Sommerer agreed with the idea of having a discussion with MRPC at an upcoming meeting. Clerk Buechter said she would pull the previous denial letter so both are available at the same time.

“We really don’t have a whole lot of choice on this, though,” said Helton.

“No, we don’t, especially since we got the grant,” Clerk Buechter replied. “I think it would be worth mentioning that we’ve accepted them to do this for us, and we have much higher expectations than what they’ve shown in their work.”

Aldermen agreed by consensus to have Sommerer send a letter to MRPC and request a representative be at the next meeting.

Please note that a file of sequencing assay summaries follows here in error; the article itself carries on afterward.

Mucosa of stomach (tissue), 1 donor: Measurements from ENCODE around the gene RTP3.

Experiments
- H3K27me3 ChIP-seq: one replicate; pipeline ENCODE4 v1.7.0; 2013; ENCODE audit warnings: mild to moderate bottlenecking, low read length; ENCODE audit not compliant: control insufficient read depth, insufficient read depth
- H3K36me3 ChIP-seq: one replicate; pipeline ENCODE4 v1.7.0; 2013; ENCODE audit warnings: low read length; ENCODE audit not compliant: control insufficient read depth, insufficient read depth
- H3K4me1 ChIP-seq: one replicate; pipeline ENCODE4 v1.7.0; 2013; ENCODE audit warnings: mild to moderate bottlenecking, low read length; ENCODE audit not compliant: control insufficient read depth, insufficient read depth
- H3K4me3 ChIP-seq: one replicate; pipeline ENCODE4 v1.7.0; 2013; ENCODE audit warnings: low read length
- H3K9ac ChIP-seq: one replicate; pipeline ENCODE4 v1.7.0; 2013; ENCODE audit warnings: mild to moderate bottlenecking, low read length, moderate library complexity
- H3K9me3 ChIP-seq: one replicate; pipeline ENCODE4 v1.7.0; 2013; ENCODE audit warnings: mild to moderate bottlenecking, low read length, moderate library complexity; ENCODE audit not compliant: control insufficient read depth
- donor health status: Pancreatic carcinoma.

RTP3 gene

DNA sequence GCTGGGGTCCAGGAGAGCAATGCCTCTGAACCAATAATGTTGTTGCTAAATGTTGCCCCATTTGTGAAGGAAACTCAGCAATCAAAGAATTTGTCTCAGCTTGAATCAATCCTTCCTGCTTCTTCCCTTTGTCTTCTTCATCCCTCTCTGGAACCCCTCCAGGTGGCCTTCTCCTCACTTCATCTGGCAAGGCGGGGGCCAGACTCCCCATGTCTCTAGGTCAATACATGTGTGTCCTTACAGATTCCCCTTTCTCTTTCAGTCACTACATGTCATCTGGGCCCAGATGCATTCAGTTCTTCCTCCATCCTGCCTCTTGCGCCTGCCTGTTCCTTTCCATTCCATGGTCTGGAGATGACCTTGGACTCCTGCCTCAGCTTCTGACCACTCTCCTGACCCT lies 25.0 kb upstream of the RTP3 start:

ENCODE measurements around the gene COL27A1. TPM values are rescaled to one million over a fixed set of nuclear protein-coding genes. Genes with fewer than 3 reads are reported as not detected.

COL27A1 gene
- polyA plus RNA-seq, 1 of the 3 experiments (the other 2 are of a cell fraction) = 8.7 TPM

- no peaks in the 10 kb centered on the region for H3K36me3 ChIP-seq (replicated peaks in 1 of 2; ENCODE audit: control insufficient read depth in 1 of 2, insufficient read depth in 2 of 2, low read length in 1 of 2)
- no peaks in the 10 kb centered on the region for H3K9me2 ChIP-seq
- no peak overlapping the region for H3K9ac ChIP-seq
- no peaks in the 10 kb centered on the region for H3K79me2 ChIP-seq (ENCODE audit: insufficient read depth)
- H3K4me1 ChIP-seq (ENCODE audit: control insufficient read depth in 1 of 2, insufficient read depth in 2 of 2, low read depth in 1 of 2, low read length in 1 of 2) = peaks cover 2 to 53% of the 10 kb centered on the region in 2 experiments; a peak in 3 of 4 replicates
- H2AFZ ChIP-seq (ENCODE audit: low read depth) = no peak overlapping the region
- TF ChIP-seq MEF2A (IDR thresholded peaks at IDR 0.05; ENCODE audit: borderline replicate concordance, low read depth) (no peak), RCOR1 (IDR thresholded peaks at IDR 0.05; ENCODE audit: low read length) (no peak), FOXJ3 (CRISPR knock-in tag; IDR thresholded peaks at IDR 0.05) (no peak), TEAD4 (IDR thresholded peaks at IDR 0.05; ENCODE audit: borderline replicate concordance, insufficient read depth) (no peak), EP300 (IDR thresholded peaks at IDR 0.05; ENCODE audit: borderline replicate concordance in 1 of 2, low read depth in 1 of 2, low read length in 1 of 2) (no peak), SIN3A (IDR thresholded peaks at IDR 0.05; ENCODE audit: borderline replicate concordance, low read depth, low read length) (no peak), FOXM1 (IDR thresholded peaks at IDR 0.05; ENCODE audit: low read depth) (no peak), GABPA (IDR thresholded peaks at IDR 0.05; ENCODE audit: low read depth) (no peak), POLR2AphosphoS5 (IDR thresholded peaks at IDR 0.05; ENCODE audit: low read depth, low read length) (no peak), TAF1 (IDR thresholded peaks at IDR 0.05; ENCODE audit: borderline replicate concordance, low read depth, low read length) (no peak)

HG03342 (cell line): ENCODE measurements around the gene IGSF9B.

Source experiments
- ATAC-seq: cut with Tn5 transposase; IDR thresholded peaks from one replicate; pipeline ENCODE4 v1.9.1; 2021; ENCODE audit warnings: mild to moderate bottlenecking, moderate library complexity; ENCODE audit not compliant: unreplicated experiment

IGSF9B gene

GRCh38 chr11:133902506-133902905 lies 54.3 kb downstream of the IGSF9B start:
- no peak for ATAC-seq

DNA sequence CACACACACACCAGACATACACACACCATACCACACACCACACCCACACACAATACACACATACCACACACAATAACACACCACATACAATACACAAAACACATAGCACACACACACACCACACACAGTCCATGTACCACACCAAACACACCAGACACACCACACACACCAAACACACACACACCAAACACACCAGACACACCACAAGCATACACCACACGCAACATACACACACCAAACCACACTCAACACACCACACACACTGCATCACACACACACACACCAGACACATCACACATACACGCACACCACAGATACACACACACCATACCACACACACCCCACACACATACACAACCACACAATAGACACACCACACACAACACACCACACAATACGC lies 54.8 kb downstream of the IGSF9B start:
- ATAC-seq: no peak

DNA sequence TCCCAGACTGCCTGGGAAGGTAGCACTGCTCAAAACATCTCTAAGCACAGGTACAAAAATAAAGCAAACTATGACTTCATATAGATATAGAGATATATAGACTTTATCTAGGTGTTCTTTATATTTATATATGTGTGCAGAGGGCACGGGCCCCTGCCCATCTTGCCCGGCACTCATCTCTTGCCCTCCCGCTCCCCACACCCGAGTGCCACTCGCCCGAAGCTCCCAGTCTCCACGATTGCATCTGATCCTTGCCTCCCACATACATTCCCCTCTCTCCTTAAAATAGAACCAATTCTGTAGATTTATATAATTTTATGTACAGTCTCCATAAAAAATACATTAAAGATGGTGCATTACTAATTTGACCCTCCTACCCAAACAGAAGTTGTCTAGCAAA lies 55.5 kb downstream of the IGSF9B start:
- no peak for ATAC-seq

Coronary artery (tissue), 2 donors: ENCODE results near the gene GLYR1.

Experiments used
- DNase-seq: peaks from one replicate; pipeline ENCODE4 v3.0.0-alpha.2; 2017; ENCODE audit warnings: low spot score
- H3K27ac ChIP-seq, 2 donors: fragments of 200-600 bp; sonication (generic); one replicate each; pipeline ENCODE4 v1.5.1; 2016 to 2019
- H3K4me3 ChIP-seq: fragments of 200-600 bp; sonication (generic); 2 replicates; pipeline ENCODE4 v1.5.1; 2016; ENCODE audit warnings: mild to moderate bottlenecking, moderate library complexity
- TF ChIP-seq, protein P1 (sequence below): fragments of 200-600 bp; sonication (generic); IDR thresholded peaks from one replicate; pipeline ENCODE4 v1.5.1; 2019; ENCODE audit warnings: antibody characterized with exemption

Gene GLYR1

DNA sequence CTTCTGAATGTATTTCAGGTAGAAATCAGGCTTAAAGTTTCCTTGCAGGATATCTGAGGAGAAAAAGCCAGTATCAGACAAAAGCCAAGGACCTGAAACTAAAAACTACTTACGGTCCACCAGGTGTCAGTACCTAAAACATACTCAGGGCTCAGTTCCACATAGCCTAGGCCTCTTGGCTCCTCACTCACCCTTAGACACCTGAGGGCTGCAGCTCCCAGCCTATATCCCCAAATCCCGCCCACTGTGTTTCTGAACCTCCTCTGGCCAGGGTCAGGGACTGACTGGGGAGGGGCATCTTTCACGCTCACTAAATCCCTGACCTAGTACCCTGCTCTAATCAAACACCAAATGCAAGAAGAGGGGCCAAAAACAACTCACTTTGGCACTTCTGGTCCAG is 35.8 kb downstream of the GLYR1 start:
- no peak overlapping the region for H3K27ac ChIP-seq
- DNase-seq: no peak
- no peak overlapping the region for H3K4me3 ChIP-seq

MRPC Executive Director Bonnie Prigge in response to an inquiry from the UD replied with the following: “MRPC always strives to serve our members, so we are concerned when a member is unhappy with our services. We are happy to participate in the Aug. 9 council meeting as the city has requested. The LWCF is always a very competitive program, and we never know who the competition is when preparing a grant. We welcome the opportunity to discuss the application in detail. While we would like to have a 100 percent success rate with our grant writing, that is not realistic. However, we are always looking for ways to improve our grant-writing and services to our members. On a brighter note, we are very excited that the city of Meta has been awarded a Missouri Department of Economic Development Community Development Block Grant for $381,377 for stormwater drainage improvements throughout the town. MRPC prepared this application and will serve as the grant administrator.”